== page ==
Learning, Leading, and Brand Development
The ability to lead, learned by many executives on the job, can be difficult if the task is choosing which avenue of possible success an organization moving at a million miles an hour should take. For Orton, there are few businesses to compare his own to, and with few direct competitors, he looks to other large companies that grew from scratch as beacons of direction for the Bananas’ next move.
“We try to learn from anyone and everyone we can, but usually not from the sports and entertainment industry,” said Orton. “I am curious about what Costco is doing, I am curious about what Southwest Airlines is doing, I am curious about what Chick-fil-A and Amazon are doing, I even read about breweries in Scotland,” he said. “None of these ways are gospel by any sense, but you take those nuggets, put them through the lens of making baseball fun, and say, ‘How would this help us build fans?’”
The idea of constantly building, improving an organization, and pushing the boundaries of growth keeps Orton as keyed into the job as he is. “What fires me up to go to work every day is knowing we aren’t done,” he said. “If I am not thinking about what we are going to improve today, how we are going to improve tomorrow, and how we are going to get more fans, I am just sitting around, hanging out, waiting for things to happen, and that’s not fun for anyone.”
According to Orton, his job is about keeping his team focused during growth, getting them to be adept problem solvers, and always thinking outside the box. “We’ve got to have the same desire for success that we did on day one,” he said. “If we don’t, everyone is going to just coast and think,‘Well this place is popular, we’re flush with cash, and everyone gets paid well, so I don’t have to do anything.’ And we cannot let that happen.”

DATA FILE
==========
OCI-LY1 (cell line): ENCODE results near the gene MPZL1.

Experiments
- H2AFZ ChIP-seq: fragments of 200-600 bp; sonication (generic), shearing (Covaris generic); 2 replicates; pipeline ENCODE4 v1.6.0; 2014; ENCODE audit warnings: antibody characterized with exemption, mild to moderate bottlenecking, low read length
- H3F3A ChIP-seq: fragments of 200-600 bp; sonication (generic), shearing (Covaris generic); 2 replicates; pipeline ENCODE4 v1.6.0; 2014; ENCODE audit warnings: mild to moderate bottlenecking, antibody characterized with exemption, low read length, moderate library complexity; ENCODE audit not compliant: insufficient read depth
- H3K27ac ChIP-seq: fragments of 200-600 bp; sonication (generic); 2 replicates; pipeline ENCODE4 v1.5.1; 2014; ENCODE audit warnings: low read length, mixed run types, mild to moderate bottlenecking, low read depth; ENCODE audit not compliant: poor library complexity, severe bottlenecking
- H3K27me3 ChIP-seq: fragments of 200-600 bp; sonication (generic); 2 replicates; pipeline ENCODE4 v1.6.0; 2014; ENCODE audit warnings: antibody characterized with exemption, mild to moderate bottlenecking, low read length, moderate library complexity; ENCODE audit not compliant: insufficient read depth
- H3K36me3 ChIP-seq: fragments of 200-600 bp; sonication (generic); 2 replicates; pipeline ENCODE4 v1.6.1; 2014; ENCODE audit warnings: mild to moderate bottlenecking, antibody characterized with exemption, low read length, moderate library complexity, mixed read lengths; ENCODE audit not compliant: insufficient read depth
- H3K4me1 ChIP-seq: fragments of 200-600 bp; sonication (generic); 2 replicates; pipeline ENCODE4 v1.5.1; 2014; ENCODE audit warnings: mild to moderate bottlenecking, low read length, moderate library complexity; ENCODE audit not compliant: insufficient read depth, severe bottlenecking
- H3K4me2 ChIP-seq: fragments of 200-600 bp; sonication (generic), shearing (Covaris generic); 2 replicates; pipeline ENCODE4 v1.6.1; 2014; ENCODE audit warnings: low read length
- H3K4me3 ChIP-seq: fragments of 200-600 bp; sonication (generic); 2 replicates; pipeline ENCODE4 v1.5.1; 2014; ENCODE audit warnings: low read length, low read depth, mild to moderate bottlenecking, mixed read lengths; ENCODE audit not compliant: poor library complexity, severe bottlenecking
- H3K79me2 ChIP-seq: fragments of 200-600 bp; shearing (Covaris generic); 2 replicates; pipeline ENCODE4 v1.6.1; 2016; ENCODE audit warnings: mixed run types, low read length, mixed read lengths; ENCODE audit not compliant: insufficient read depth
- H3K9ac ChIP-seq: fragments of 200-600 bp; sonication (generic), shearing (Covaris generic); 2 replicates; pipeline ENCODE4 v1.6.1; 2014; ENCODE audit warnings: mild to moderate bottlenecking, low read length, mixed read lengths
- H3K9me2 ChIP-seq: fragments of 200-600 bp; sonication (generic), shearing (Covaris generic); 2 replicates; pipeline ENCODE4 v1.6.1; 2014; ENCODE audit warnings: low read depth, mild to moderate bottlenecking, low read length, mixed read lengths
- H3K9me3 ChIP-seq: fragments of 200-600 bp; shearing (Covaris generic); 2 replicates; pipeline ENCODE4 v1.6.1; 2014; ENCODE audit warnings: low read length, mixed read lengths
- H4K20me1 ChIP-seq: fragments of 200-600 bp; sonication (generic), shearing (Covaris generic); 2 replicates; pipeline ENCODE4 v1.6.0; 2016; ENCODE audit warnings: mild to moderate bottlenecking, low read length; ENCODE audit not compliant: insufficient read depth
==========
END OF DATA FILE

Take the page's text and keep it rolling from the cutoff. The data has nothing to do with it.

Delegation and Autonomy
Granting autonomy, something that can be difficult to do in an organization that leadership has nurtured since day one, is something Orton believes can be implemented with a balance in part with finance. “[The vice president of finance] and I were chatting a bunch last night because we are trying to change to a new fiscal cycle,” said Orton. “We talked about how much power we entrust each department [with] versus how much decision-making gets centralized. Finance and I talk regularly about these types of things,” he said.
“We’re having our monthly conversation soon, and I’ve already sent him a page of notes based on my 30,000-foot view, and I told him I have questions about specific areas of the books,” said Orton. “We are going to review everything, trim some fat where we can, and explore all of our potential revenue opportunities. I feel really good about our revenue opportunities; it’s the expenses I work very regularly with finance on to make sure we are not leaking cash everywhere in the world.”
According to Orton, a big part of the growth — for the business and him — was to shift from leading by example to hiring great people and entrusting operations will be handled with the same level of care he would bring.
“When you start in a business, especially as small as we started, you know, you're the doer and the executor,” he said. “You're flipping hot dogs, selling tickets, selling sponsorships, managing interns, pulling the tarp off the field, turning the lights on. And part of growth is realizing that’s not sustainable.”
“Not that I'm above any of that, I will sweep the bathrooms and take out the trash for as long as I possibly need to, but we realized we have to coach and teach people to be able to do all that stuff at the level we and our fans expect,” Orton continued. “When we first started, it was like how do we get this all done in time, versus now it’s about building a team to get this whole thing done together.”
This is a three-part series. Part two, featuring Bananas’ vice president of finance, Tim Naddy, will be published on October 6.